The Center for Translational Research in Aging and Longevity hosted a seminar by Dr. Arjan Blokland on October 22, 2015. Dr. Blokland is Faculty in Psychology Department at Maastricht University. The presentation was titled “Combatting cognitive decline in aging and dementia: prevention, nutrition, drugs, or brain stimulation.” A video of Dr. Blockland’s presentation is available here.
With an increasing numberof old people we will be facing more age-related diseases, like cognitive deficits. Four different approaches can be proposed to combat this age-related cognitive decline. At present drug treatments are available and there are various claims that nutritional ingredients could be beneficial. Epidemiological studies also support that life style can predict the development of cognitive functions at old age. Finally, recent studies claim that brain stimulation may improve cognitive functions at old age. In his presentation, Dr. Blokland will present data of these different approaches.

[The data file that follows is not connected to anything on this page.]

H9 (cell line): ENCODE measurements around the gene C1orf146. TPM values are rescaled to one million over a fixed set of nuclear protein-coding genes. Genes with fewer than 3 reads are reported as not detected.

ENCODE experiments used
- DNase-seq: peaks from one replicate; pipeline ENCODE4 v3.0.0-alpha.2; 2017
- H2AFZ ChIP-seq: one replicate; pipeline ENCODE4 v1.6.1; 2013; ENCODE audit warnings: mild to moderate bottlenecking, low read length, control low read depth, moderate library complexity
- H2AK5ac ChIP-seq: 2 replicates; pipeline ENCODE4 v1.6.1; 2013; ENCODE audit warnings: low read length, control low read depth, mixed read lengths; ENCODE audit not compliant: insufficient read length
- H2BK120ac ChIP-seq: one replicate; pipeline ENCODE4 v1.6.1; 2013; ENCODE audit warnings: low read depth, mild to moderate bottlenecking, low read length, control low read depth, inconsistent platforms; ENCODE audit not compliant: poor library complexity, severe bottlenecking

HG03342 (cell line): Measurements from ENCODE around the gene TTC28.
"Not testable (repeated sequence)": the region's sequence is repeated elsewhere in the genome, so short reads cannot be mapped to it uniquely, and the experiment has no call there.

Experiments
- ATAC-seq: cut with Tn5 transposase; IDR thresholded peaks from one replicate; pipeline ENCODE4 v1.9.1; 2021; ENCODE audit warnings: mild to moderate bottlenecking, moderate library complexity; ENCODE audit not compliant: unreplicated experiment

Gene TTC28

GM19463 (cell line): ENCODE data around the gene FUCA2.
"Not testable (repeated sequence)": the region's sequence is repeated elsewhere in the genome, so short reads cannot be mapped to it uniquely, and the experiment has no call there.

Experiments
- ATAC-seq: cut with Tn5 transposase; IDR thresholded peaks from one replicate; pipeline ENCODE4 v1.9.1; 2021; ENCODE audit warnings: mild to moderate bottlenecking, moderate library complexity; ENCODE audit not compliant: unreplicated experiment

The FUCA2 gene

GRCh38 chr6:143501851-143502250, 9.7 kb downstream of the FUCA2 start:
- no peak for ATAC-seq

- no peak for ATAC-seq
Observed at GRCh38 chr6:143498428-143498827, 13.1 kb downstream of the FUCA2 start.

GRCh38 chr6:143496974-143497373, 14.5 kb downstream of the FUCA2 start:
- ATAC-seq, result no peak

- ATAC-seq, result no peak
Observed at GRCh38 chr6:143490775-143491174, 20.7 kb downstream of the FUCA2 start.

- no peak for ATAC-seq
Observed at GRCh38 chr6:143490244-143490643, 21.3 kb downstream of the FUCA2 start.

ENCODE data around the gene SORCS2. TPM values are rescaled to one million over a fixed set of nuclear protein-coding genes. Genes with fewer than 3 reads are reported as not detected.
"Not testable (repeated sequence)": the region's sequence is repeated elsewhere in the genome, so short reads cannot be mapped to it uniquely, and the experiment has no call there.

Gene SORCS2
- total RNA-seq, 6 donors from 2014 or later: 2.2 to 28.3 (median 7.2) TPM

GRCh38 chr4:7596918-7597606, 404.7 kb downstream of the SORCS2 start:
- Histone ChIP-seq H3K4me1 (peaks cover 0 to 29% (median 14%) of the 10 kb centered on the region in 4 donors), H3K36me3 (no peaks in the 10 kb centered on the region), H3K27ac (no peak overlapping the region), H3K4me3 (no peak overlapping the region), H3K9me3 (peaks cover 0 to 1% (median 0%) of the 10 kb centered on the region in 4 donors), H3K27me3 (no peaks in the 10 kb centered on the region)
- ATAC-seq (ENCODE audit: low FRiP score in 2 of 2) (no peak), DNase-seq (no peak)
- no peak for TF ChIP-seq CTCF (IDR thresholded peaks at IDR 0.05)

Dr. Blockland studied Psychology at the Radboud University (Nijmegen, NL). After receiving his PhD in Maastricht in 1992, he did a post doc at the University of Cambridge. This project was funded by NWO and investigated short-term memory processing in rats. In 1993, he took a position as laboratory head at Tropon (CNS research Bayer). He was responsible for testing novel compounds in animal models of aging and dementia. He successfully applied for a Royal Academy Fellowship (KNAW) grant and returned to Maastricht University in 1996. In this project, he examined risk factors for cognitive aging and dementia. In 2009, he was appointed as an associate professor at the Faculty of Psychology and Neuroscience. His research is related to different topics related to learning and memory. One line of research is related to psychopharmacology of learning and memory, with the main focus on the neurotransmitter acetylcholine. He also was involved in evaluating animal models of neurological disorders (eg. depression, Parkinson’s disease, Alzheimer’s disease). For many years, he has also been involved in the evaluation of drugs on memory performance in animals and humans. The aim of these studies was finding translational tools in examining the predictability of treatments in animals to humans. For this purpose, he also used EEG measures to compare the performance and drug effects across species in different experimental paradigms. For more information about Dr. Blokland, visit http://www.maastrichtuniversity.nl/web/Profile/a.blokland.htm.